12. Not all of us fake our feelings so much. some of us don't care to. if I don't want stuff from you, why should I lie? too much effort.

    i catch myself lying when it benefits me. much of the time I'm content to be honest, callous and unemotional.

    and yes, it is the dishonesty about emotions that bugs me in my sociopath acquaintances. It leads to lack of trust.

  13. Hi O&W,

    It sounds like you see things similarly to Simon Baron-Cohen - namely that what we call sociopathy may be an adapted form of autism. We've "partially" grown past our developmental delays, but we're not really complete people. (I'm not sure I buy in, but I can see his points).

    I think you're on the right track with perspective and trust. However, there are also some problems with how the vast majority of people understand "the empathically challenged" - historically referred to sociopaths and psychopaths and we are scary people - just ask "Hollywood." (to be fair, there have been some better portrayals of late, but...). So, I think there's an element of awareness raising that is needed (and I think underway, thanks in part to M. E.).

    It doesn't help that the APA can't seem to get their collective shit together on this either -

    1. Hi O&W,

      One example of where I run into people on the autism spectrum is work (I'm an engineer). They can be a lot of fun to work with - they are quirky and can look at a problem in ways that would never occur to me. And there is a general lack of malic in my experience that makes them easy to work with.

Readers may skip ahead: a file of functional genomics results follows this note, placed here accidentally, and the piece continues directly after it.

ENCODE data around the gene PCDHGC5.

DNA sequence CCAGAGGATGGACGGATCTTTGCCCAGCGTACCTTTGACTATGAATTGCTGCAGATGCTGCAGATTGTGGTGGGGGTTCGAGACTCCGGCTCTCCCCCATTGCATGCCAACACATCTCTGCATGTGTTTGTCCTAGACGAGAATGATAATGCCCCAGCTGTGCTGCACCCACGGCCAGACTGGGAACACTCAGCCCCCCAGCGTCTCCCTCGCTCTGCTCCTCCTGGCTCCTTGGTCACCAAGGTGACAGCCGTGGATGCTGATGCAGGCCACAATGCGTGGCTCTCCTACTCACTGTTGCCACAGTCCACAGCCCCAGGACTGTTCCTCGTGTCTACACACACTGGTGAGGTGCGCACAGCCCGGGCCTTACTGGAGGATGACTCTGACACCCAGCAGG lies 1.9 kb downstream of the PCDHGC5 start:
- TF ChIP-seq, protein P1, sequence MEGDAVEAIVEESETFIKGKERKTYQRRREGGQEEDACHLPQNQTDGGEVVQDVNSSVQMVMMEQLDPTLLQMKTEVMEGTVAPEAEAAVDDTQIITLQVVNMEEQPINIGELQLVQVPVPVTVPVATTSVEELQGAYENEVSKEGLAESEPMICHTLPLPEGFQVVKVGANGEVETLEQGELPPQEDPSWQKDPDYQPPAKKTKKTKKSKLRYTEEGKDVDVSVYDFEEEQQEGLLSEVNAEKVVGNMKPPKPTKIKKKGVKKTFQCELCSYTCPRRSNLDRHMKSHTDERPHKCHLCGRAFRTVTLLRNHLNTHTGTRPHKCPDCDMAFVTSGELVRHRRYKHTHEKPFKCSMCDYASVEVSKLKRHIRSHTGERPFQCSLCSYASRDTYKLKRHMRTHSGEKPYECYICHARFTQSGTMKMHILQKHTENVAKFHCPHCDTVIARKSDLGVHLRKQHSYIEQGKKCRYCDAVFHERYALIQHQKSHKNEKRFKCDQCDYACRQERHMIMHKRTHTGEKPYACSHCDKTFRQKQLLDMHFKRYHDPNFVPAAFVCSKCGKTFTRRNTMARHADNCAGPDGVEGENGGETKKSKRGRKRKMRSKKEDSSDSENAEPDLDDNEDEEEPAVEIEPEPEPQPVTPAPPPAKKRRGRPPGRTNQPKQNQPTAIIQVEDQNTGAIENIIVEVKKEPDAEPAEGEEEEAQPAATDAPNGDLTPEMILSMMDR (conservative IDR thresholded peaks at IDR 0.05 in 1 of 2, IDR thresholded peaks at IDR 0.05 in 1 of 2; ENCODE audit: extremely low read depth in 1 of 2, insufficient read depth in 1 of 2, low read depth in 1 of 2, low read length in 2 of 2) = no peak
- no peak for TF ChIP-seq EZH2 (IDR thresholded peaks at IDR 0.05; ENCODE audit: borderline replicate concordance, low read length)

So there is at least one pretty common context in which the "two spectrums" might intersect and can make for a "mutually beneficial and satisfying relationship."

    2. Only the Paranoid SurviveOctober 25, 2014 at 5:30 PM

      "And there is a general lack of malic in my experience that makes them easy to work with."
      That's why autistics are easy targets for sociopaths. They are incredibly gullible and easy to manipulate and exploit.

  14. ".... to me compassion feels expansive, like a feeling of connectedness where no one is better or worse than you, a feeling where we're all in it together... just like a drug high but without the drugs. compassion makes me want to paint or write, create art. or freely give you money as if i'm giving it to myself. and that's cool 'cause we're one. : )....."

    Love it. :-) well expressed.

  15. I don't know if it solely depends on empathy or compassion for me. Although those are nice virtues to acquire. But not all have this. Which is ok, we are wired differently with different levels of each. I've met some really nasty empaths and some really nice socios. I've met nasty socios and nice empaths. For me -- it matters if one can take responsibility for their actions and has mannerisms to their personality. That's what matters to me. And we all should acquire those skills to live more peacefully and get along...socio or not. Whatever spectrum one falls on.

  16. " I've met some really nasty empaths"

    Ditto. The nastiness displayed by some empaths is amplified by their self-righteousness.


  17. I like what it says about compassion. Compassion makes me think of when I am in love with myself... It feels like I effortlessly draw power (love/healing power) from a well (satan?).